26th January 2022
This article was first published in Legal Futures.
No professional sector is immune from automation – even one as specialised and nuanced as law.
While there is still no replacement for human expertise in complex cases, we are seeing automated processes improve efficiency, take over mundane tasks and enable lawyers to spend more time focusing on the briefs that really need their attention.
However, the adoption of automated systems to settle routine injury claims raises a number of important ethical questions.
The case for automation
Many lawyers are rolling out intelligent systems that automate straightforward tasks or assist human decision-making across the entire value chain. Implementing an automated claims processing workflow – including claims intake, assessment and, finally, claims settlement – eliminates friction and costs by combining machine learning and human expertise to streamline and speed up claims-related operations.
As more digital tools come to the fore, lawyers and insurers can apply accelerated claims-handling and automated decision-making to an increasing proportion of their overall cases, thereby boosting claims professionals’ productivity while freeing up capacity.
However, in some cases, automation raises the questions as to how individual circumstances can be taken into account for claim types where they are material to the settlement amount. This becomes even more pertinent where automation processes have been established solely based on previously settled historical cases of similar types.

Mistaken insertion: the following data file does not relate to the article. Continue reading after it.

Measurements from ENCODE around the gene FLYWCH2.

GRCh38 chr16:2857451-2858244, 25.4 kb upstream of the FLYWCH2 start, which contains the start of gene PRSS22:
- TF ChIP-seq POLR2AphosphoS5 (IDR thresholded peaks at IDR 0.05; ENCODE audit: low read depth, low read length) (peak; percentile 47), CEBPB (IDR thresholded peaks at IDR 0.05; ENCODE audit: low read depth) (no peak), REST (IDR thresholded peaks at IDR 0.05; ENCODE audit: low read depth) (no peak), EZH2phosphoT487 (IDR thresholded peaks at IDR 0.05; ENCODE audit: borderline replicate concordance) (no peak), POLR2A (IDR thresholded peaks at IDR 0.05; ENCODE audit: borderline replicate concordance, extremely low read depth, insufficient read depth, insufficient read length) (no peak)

The question arises, however, as to whether using historical data is a reliable base to make a settlement decision and whether this technology can provide lawyers with a consistent method of providing objective, fair and precise compensation structures for claimants that can be flexible when evaluating individual injury claims.
When looking at motor claims in particular, as a result of the implementation of the Official Injury Claims (OIC) portal, the historic methods of valuing minor motor injuries that also fall outside of the whiplash tariff definition, probably some 40% of the total volume, have become obsolete.
One claim can often represent several smaller claims rolled into one, with multiple parties, suppliers and claim types – such as vehicle damage, car rental and injury – to be managed.
The caveat to achieving full automation in claims is that certain aspects of the process or scenarios will require complex judgement, investigation or the human touch, such as managing a claim that requires a more tailored settlement decision.
In the OIC portal example, a vast number of claims will not have a previous case law that can put the compensation amount into perspective, therefore automated systems do not have the past data to rely on to provide the correct settlement amount.
Yet integrated, automated claims processing for the high-volume motor claims environment is now a reality, capable of fast deployment and significant scalability.
Claims handlers will need to remain in the driver’s seat to take control and handle critical elements and it is vital that automated mechanisms are able to identify when the situation requires human intervention and can manage the interaction between handler and machine effectively.
By incorporating efficient, automated process management with skilled claims handlers, insurers can build an automation process that delivers a fair and just settlement for a claimant.
The main task for claim leaders will be two-fold:
Perhaps borrowing a phrase from the investment industry should be the prime consideration when it comes to effective automation: past performance is no guarantee of future results.
To continue the conversation, please contact Dene Rowe, Group Chief Marketing Officer via email@example.com
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